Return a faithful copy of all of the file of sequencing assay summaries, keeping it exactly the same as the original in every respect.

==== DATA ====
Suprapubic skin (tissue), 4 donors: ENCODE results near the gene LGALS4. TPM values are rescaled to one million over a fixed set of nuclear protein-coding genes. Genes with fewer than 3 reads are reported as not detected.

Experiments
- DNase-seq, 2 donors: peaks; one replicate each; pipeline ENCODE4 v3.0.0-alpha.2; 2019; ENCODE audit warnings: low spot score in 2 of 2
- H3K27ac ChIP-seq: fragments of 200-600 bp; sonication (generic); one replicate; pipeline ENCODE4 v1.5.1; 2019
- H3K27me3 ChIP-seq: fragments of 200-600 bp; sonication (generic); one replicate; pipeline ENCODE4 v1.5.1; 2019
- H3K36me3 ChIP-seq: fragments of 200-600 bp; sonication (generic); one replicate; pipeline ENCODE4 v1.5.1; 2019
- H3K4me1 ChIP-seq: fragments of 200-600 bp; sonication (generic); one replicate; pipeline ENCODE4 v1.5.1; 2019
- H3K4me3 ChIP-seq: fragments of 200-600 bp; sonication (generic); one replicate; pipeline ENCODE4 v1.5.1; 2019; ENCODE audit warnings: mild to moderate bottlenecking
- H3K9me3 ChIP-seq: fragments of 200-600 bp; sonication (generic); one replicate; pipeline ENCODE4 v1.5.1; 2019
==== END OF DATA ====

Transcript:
Suprapubic skin (tissue), 4 donors: ENCODE results near the gene LGALS4. TPM values are rescaled to one million over a fixed set of nuclear protein-coding genes. Genes with fewer than 3 reads are reported as not detected.

Experiments
- DNase-seq, 2 donors: peaks; one replicate each; pipeline ENCODE4 v3.0.0-alpha.2; 2019; ENCODE audit warnings: low spot score in 2 of 2
- H3K27ac ChIP-seq: fragments of 200-600 bp; sonication (generic); one replicate; pipeline ENCODE4 v1.5.1; 2019
- H3K27me3 ChIP-seq: fragments of 200-600 bp; sonication (generic); one replicate; pipeline ENCODE4 v1.5.1; 2019
- H3K36me3 ChIP-seq: fragments of 200-600 bp; sonication (generic); one replicate; pipeline ENCODE4 v1.5.1; 2019
- H3K4me1 ChIP-seq: fragments of 200-600 bp; sonication (generic); one replicate; pipeline ENCODE4 v1.5.1; 2019
- H3K4me3 ChIP-seq: fragments of 200-600 bp; sonication (generic); one replicate; pipeline ENCODE4 v1.5.1; 2019; ENCODE audit warnings: mild to moderate bottlenecking
- H3K9me3 ChIP-seq: fragments of 200-600 bp; sonication (generic); one replicate; pipeline ENCODE4 v1.5.1; 2019